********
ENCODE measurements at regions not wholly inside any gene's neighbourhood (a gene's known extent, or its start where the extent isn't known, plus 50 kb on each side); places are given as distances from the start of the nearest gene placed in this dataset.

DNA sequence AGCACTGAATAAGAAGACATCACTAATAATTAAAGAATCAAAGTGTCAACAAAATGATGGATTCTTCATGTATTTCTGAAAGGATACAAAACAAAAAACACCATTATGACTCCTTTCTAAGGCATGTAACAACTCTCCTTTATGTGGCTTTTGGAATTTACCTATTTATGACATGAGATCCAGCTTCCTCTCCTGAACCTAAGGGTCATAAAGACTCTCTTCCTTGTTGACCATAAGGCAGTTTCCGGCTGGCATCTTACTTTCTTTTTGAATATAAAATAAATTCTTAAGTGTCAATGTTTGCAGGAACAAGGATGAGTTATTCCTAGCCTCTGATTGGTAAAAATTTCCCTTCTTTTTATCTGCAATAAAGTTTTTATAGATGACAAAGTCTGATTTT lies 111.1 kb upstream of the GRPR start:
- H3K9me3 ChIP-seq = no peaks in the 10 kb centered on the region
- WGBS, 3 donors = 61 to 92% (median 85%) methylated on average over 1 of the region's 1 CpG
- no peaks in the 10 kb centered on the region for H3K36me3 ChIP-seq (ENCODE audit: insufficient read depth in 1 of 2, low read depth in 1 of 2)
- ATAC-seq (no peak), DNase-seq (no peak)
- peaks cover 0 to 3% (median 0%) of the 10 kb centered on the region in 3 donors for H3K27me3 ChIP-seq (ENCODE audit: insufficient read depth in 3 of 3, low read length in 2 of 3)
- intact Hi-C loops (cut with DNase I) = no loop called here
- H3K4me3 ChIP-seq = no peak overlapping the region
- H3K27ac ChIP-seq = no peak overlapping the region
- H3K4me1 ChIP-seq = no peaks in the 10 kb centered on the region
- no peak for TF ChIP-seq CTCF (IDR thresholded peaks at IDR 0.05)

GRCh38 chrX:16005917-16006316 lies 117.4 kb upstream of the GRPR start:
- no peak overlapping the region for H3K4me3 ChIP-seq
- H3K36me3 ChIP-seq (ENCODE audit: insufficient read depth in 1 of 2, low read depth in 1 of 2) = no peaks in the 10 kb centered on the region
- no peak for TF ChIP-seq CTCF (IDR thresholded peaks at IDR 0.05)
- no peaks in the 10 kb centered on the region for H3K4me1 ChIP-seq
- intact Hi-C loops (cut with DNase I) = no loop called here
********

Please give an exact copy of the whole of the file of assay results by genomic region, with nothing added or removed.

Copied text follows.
ENCODE measurements at regions not wholly inside any gene's neighbourhood (a gene's known extent, or its start where the extent isn't known, plus 50 kb on each side); places are given as distances from the start of the nearest gene placed in this dataset.

DNA sequence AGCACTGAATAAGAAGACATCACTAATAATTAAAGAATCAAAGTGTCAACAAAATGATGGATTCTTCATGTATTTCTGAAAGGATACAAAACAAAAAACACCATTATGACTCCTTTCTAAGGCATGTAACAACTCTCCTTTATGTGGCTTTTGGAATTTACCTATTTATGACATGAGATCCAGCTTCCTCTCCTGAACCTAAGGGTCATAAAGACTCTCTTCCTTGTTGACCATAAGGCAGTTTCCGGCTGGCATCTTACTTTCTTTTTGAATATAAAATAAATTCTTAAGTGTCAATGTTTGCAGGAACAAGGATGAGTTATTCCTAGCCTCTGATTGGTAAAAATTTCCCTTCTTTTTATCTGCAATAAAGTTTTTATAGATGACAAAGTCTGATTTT lies 111.1 kb upstream of the GRPR start:
- H3K9me3 ChIP-seq = no peaks in the 10 kb centered on the region
- WGBS, 3 donors = 61 to 92% (median 85%) methylated on average over 1 of the region's 1 CpG
- no peaks in the 10 kb centered on the region for H3K36me3 ChIP-seq (ENCODE audit: insufficient read depth in 1 of 2, low read depth in 1 of 2)
- ATAC-seq (no peak), DNase-seq (no peak)
- peaks cover 0 to 3% (median 0%) of the 10 kb centered on the region in 3 donors for H3K27me3 ChIP-seq (ENCODE audit: insufficient read depth in 3 of 3, low read length in 2 of 3)
- intact Hi-C loops (cut with DNase I) = no loop called here
- H3K4me3 ChIP-seq = no peak overlapping the region
- H3K27ac ChIP-seq = no peak overlapping the region
- H3K4me1 ChIP-seq = no peaks in the 10 kb centered on the region
- no peak for TF ChIP-seq CTCF (IDR thresholded peaks at IDR 0.05)

GRCh38 chrX:16005917-16006316 lies 117.4 kb upstream of the GRPR start:
- no peak overlapping the region for H3K4me3 ChIP-seq
- H3K36me3 ChIP-seq (ENCODE audit: insufficient read depth in 1 of 2, low read depth in 1 of 2) = no peaks in the 10 kb centered on the region
- no peak for TF ChIP-seq CTCF (IDR thresholded peaks at IDR 0.05)
- no peaks in the 10 kb centered on the region for H3K4me1 ChIP-seq
- intact Hi-C loops (cut with DNase I) = no loop called here